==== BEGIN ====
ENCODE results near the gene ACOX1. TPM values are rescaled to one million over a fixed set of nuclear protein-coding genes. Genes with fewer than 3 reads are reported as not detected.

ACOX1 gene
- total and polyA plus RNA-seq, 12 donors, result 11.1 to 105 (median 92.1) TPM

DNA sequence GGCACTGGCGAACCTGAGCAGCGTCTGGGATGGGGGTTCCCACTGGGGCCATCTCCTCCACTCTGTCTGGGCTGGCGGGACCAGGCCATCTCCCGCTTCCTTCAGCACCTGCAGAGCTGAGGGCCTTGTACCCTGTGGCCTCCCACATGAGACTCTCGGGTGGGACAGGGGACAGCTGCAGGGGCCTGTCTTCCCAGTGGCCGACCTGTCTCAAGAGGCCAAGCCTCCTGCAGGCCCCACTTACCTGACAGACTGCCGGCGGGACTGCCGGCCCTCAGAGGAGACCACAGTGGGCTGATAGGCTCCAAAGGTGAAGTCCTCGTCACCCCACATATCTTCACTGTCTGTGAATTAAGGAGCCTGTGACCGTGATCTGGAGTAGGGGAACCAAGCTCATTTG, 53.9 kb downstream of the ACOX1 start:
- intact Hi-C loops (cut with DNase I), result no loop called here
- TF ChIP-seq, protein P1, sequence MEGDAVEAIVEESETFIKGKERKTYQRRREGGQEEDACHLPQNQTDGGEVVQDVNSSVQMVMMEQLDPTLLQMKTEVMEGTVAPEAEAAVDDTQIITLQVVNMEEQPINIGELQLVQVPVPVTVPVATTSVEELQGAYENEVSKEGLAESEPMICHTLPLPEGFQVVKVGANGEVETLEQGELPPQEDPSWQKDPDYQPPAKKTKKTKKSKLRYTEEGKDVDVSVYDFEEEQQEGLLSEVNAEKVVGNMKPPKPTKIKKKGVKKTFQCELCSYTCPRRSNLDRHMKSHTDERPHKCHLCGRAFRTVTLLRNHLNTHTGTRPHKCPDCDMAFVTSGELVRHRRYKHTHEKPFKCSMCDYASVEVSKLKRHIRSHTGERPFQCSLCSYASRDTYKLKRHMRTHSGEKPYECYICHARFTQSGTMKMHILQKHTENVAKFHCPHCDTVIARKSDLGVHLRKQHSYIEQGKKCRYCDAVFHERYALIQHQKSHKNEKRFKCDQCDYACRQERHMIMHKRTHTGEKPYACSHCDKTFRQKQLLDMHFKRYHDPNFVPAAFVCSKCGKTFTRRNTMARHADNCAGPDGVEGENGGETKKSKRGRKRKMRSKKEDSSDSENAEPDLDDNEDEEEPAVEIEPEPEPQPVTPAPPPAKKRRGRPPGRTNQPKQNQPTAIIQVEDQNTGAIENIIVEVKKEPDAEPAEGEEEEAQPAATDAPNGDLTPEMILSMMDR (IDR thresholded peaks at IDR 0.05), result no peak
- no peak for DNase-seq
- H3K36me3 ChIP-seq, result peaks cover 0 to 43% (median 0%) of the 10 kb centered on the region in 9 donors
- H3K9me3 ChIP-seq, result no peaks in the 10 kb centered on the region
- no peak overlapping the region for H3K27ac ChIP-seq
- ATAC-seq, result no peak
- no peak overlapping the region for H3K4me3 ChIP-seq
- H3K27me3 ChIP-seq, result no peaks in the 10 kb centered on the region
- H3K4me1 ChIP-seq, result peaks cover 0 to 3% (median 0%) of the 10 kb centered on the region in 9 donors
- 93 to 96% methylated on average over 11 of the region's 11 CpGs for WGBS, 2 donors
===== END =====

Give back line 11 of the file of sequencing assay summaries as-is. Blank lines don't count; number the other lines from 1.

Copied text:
- ATAC-seq, result no peak